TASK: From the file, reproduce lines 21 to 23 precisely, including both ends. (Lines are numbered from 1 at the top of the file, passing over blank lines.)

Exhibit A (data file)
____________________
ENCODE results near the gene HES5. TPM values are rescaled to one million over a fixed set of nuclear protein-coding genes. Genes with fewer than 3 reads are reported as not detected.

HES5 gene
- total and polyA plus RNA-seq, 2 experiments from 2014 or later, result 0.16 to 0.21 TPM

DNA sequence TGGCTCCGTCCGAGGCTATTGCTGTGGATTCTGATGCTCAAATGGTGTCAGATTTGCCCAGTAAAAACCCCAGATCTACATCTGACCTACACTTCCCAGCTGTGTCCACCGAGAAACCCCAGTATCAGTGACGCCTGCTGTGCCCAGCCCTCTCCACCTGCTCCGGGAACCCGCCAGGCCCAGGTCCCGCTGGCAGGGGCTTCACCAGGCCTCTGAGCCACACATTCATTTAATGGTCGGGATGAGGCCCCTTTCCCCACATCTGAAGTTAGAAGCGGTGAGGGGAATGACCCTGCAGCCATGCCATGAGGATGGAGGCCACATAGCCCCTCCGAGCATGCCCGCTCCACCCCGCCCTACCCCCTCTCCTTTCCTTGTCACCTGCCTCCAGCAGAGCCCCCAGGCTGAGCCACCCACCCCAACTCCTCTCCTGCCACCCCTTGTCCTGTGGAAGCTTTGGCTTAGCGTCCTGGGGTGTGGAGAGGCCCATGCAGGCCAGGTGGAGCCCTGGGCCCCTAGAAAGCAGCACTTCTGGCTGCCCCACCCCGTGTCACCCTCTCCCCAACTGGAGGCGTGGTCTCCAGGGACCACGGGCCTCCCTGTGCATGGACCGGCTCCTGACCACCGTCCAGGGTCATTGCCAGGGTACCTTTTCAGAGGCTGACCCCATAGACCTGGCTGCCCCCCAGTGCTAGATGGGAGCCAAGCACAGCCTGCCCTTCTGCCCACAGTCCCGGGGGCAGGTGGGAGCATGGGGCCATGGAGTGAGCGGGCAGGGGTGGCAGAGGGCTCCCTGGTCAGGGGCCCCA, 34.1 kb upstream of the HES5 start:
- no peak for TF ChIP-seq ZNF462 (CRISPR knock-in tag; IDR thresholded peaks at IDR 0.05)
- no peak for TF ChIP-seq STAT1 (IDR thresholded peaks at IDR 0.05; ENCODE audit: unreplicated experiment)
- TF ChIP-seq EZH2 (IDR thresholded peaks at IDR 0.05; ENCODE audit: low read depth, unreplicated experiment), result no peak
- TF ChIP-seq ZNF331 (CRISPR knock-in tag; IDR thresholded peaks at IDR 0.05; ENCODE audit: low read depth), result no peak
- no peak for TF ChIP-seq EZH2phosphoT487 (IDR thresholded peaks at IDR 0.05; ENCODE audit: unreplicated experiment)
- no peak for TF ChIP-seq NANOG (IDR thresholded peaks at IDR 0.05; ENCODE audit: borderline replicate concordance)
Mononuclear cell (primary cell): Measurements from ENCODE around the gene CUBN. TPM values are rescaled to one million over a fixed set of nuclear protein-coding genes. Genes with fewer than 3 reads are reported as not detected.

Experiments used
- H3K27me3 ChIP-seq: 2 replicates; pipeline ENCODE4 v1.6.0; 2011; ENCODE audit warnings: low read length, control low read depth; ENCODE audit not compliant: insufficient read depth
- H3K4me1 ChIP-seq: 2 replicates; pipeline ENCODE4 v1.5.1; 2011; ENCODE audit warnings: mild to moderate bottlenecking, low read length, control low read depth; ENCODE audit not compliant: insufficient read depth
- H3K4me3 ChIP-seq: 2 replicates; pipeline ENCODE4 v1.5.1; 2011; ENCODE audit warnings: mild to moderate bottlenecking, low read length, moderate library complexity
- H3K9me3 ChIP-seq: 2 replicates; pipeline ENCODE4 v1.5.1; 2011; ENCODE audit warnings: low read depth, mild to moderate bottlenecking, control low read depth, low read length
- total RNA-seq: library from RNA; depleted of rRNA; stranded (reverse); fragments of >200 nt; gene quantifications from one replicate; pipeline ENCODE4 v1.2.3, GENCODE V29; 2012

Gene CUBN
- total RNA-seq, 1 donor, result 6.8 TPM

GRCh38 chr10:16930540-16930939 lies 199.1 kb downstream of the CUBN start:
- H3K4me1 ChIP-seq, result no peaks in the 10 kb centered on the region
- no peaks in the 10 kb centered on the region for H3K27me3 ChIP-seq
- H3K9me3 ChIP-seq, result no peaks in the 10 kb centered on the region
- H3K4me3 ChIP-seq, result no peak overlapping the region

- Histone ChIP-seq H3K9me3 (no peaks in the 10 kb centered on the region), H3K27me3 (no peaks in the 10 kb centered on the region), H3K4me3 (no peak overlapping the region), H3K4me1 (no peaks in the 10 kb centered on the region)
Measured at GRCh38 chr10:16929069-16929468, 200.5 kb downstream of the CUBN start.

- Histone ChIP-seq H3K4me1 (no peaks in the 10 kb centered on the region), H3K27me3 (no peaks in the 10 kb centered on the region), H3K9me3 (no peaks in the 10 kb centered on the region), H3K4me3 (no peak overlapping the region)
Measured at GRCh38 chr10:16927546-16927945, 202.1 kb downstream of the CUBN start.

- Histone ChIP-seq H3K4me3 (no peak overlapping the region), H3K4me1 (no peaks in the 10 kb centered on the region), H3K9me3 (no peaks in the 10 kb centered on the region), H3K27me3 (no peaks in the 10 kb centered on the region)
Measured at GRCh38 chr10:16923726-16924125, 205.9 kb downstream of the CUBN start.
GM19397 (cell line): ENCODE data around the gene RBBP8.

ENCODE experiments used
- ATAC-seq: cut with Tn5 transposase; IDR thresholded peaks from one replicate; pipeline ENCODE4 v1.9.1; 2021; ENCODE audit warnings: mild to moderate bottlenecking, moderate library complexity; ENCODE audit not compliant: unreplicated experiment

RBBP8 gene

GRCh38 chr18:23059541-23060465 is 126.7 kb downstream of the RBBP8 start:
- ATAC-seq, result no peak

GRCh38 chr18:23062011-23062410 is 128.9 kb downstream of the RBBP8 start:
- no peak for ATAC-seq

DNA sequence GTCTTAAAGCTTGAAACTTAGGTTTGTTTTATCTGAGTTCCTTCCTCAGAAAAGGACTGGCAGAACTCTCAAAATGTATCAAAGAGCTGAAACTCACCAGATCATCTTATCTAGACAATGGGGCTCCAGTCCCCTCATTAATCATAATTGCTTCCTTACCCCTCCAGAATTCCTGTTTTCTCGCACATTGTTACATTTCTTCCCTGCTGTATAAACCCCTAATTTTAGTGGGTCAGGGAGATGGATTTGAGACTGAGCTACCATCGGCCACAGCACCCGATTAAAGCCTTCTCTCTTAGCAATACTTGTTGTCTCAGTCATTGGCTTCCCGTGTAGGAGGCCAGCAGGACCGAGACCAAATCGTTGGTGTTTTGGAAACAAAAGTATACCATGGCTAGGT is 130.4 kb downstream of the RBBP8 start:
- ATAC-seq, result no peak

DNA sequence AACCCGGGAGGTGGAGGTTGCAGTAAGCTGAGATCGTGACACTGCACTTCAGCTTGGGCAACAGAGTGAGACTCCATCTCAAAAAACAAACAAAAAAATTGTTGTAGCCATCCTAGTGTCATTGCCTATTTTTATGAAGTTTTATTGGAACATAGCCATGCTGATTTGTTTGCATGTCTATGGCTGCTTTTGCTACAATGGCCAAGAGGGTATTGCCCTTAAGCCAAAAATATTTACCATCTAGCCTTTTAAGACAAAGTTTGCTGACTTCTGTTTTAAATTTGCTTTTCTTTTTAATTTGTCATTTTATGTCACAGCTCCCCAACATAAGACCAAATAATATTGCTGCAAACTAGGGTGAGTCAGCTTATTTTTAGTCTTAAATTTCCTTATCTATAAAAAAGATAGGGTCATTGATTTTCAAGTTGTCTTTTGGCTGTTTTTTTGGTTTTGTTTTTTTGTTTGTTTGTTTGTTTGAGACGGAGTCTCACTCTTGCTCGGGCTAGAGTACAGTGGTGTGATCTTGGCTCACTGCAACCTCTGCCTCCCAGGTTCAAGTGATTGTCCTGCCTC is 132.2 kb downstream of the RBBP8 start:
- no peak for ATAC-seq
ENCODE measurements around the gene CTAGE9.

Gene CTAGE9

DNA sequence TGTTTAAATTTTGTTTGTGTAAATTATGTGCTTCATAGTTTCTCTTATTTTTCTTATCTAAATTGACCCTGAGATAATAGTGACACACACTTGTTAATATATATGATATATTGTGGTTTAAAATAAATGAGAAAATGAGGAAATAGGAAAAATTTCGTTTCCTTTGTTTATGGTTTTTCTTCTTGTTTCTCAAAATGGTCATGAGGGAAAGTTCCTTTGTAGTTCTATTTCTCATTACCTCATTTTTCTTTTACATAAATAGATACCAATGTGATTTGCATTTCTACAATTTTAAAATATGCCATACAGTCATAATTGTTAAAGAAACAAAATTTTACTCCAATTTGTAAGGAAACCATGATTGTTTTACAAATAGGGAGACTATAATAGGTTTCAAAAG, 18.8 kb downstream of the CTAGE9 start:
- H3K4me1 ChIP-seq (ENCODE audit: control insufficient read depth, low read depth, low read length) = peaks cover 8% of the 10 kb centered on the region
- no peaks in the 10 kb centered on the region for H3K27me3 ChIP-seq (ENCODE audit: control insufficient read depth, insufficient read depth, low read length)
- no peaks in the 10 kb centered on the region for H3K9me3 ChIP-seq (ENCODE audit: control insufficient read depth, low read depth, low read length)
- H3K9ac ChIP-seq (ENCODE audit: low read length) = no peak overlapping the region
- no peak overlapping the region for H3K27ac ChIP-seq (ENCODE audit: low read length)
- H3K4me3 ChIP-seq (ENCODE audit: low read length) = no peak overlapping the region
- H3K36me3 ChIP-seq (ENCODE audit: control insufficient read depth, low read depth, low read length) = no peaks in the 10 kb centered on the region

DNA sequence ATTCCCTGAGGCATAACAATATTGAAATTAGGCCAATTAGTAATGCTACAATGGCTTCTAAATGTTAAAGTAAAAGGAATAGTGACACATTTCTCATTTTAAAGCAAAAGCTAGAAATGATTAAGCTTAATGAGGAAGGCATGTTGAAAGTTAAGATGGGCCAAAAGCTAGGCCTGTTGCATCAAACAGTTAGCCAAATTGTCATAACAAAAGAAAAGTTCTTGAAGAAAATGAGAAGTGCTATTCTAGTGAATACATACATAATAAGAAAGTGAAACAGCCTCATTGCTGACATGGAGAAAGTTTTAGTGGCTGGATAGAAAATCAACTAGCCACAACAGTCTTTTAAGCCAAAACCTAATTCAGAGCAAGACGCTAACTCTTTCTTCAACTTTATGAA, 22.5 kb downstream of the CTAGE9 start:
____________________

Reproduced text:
- H3K4me1 ChIP-seq, result no peaks in the 10 kb centered on the region
- no peaks in the 10 kb centered on the region for H3K27me3 ChIP-seq
- H3K9me3 ChIP-seq, result no peaks in the 10 kb centered on the region